“These pressures have led to enthusiasm among IT professionals for new solutions and different ways of working. IT departments are embracing opportunities to break software development out of the IT box: 64 percent of organizations have relied on non-technical staff to relieve pressure on the IT department during COVID-19,” the report noted. “Low-code is central to this effort. Low-code is already used in some way in 77 percent of organizations, and 64 percent of IT professionals agree that low-code is their go-to work-around development solution. As many as 59 percent of projects using low-code are a collaboration between IT and business groups, and a quarter (25 percent) report fewer instances of shadow IT than before.” Indeed, the report found that 77 percent of enterprises in the six countries have already adopted low-code, and 75 percent of IT leaders said it was a trend they couldn’t afford to miss.
Among the clear leaders in the low-code space is Microsoft with its Power Apps platform, which is proving hugely important to businesses as diverse as Ernst & Young (EY), Walgreens and Toyota that use the platform to automate processes, modernize legacy apps and solve business problems at scale. “From an innovation standpoint, we can use Power Apps to spec and build a solution and continuously improve it, rather than waiting for someone else to do the work,” according to Christopher Hitt, assistant manager of field technical operations at Toyota Motor North America (TMNA).
“Over the past year, Microsoft has doubled down on its efforts and investments to be the world’s most comprehensive low-code application development platform,” the Richmond, Virginia-based tech giant acknowledged in September. “Ninety-two percent of the Fortune 500 organizations are using Power Apps each month to rapidly adapt and provide their customers, partners, and employees with streamlined first-class digital experiences on a secure, governable, and scalable platform.”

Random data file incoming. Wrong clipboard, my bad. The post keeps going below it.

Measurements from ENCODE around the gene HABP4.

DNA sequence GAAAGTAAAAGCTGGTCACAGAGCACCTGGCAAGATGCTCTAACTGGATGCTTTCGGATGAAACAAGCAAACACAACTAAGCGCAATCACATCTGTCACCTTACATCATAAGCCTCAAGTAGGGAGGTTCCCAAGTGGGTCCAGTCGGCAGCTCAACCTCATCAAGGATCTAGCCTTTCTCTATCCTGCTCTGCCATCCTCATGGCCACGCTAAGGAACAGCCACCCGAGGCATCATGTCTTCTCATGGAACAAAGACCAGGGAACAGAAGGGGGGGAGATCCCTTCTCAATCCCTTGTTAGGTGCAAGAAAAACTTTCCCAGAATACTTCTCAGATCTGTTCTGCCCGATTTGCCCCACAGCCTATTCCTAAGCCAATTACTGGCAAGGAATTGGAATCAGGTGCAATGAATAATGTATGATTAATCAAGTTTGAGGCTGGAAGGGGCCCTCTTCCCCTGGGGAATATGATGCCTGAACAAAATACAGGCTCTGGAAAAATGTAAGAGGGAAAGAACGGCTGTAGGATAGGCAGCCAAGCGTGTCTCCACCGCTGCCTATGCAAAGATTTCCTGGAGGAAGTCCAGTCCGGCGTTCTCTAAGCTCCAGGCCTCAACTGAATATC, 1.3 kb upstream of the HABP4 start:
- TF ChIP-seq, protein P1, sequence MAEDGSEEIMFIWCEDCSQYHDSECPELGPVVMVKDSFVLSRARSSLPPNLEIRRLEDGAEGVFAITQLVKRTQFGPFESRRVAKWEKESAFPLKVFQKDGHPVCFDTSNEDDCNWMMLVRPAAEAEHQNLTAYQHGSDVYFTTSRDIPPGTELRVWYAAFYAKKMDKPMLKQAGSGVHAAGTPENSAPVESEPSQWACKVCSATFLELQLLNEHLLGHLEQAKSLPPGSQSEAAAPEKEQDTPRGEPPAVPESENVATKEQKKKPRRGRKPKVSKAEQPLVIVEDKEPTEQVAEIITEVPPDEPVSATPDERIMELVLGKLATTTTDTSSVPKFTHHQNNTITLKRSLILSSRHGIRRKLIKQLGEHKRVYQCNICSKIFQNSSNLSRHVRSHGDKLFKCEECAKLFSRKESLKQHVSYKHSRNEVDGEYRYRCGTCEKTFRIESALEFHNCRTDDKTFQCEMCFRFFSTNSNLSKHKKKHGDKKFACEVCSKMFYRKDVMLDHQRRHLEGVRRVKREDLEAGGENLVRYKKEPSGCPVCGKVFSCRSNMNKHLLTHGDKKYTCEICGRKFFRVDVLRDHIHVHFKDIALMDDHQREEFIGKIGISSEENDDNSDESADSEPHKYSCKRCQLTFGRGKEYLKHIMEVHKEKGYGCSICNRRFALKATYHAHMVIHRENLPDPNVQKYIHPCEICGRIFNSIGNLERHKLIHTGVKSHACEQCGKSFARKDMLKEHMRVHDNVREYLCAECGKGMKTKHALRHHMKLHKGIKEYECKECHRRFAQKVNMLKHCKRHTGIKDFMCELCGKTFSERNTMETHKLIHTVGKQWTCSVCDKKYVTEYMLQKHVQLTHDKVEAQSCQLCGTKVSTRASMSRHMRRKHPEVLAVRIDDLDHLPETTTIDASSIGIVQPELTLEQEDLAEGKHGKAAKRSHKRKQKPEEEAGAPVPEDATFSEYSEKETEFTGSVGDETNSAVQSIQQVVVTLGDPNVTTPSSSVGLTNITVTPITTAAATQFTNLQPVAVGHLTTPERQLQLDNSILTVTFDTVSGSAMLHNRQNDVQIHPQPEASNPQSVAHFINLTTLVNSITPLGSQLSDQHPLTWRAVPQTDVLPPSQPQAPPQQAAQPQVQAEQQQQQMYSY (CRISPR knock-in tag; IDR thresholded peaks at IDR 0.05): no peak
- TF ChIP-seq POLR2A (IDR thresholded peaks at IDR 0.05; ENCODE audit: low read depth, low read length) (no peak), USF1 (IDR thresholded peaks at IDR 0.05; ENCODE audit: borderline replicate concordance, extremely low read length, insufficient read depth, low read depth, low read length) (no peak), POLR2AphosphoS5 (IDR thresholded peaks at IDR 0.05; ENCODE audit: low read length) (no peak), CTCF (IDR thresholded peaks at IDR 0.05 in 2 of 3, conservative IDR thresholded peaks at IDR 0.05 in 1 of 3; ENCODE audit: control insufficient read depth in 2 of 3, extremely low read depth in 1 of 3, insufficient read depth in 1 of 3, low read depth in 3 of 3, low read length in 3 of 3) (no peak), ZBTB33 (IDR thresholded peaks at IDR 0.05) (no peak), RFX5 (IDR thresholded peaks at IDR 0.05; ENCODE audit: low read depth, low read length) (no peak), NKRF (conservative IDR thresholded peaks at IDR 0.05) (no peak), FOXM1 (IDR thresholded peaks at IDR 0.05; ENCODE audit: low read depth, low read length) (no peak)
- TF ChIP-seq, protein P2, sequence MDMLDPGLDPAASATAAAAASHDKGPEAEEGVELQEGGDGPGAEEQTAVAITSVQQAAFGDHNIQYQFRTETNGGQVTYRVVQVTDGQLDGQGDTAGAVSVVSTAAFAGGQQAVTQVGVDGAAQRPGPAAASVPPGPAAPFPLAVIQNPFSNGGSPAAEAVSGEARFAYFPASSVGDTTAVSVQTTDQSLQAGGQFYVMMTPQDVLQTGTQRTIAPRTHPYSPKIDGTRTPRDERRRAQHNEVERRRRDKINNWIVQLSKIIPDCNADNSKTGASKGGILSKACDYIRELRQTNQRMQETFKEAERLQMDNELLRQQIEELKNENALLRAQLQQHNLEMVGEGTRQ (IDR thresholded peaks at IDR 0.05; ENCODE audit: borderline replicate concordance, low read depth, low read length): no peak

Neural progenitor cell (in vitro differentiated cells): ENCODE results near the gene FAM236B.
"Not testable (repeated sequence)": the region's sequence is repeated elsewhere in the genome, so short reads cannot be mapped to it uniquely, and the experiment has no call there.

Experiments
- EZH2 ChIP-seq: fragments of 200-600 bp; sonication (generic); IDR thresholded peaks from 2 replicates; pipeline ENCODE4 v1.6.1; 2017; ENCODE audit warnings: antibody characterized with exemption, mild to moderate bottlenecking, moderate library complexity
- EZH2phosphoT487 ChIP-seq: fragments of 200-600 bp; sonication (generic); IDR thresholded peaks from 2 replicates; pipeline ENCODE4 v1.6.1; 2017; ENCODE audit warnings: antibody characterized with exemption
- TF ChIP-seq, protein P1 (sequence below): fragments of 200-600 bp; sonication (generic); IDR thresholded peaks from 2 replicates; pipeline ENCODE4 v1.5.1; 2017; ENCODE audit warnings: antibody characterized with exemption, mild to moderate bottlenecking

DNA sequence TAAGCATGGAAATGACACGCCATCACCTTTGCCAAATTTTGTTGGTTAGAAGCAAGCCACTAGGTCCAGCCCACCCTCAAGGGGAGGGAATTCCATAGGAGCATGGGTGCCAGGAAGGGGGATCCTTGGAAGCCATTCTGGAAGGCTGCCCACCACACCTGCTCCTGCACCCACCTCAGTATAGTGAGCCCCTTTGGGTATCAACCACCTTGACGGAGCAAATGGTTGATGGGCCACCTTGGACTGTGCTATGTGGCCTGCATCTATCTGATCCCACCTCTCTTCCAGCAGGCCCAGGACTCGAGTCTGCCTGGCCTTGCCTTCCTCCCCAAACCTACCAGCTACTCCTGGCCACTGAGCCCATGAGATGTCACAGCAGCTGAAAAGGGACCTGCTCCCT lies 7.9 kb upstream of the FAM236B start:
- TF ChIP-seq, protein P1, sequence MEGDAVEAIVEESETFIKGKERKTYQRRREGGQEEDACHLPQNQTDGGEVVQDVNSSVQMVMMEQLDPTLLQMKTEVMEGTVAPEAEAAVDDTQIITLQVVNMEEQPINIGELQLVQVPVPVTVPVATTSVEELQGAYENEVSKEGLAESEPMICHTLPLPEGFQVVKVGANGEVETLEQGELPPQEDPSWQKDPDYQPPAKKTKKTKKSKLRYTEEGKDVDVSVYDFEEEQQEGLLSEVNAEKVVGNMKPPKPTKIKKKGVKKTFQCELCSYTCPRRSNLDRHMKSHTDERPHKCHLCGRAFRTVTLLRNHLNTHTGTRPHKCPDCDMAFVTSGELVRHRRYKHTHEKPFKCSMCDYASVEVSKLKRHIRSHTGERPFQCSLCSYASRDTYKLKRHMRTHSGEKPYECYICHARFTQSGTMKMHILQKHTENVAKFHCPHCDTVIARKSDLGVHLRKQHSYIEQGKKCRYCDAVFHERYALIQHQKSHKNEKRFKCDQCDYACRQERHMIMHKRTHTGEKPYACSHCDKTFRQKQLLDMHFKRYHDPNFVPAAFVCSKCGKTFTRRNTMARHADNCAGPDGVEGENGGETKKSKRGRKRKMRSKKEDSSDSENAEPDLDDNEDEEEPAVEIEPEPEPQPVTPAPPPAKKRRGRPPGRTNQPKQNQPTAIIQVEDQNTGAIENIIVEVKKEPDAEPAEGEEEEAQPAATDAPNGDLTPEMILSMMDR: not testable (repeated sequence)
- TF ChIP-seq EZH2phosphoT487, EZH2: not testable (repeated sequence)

Among the most enthusiastic customers for low-code and no-code is the financial-services industry, with finance professionals themselves now able to become involved in developing solutions rather than having to hire additional employees and simply observe from the periphery. “There are myriad ways that finance firms can implement low code/no code to solve issues and needs,” Val Steed, director of accountants at business-application maker Zoho Corporation, wrote in March 2021 for CPA Practice Advisor, a technology and practice-management resource for accounting and tax professionals. “This can range from building internal tools such [as] a custom project management system to client portals or even customized tax calculators. Additionally, when working with clients, it’s important that your application is usable on different types of devices. By using low code platforms, you’re able to deploy across everything from mobile devices, desktop and cloud.”
As an example, Academy Bank, a US lender that is part of a family of banks with more than $3 billion in assets, used Salesforce’s low-code solutions to develop a tracking app to help the bank process Paycheck Protection Program (PPP) loan applications. “Trust and transparency with customers are paramount to Academy Bank, but their original application process was manual, and not all customer-facing associates had visibility into the status of a customer’s PPP loan process,” noted Salesforce. The app’s entire development process took just five hours. According to Jeff Berger, Academy Bank’s Salesforce administrator and co-leader of the Kansas City Salesforce User Group, speed and visibility were the most critical elements that made this PPP loan-application tracking app successful. “It was essential that we build a system that could move our clients through the application process as quickly as possible since there was a limited pool of available funds. And because of the time-sensitive nature of PPP, it was imperative that no client applications fell through the cracks,” Berger explained.
Gartner recently predicted that by 2025, 70 percent of new applications developed by organisations would use low-code or no-code technologies, considerably higher than the sub-25 percent recorded in 2020, while the tech-consulting firm also predicted early in the year that 2021 would experience 22.6-percent growth in the low-code-development technologies market to reach $13.8 billion in total. “While low-code application development is not new, a confluence of digital disruptions, hyper-automation and the rise of composable business has led to an influx of tools and rising demand,” said Fabrizio Biscotti, research vice president at Gartner. And according to Milind Govekar, fellow Gartner vice president, the technological and organizational silos of application development, automation, integration and governance will become obsolete. “This will drive the rise of low-code application platforms (LCAPs) and citizen development.”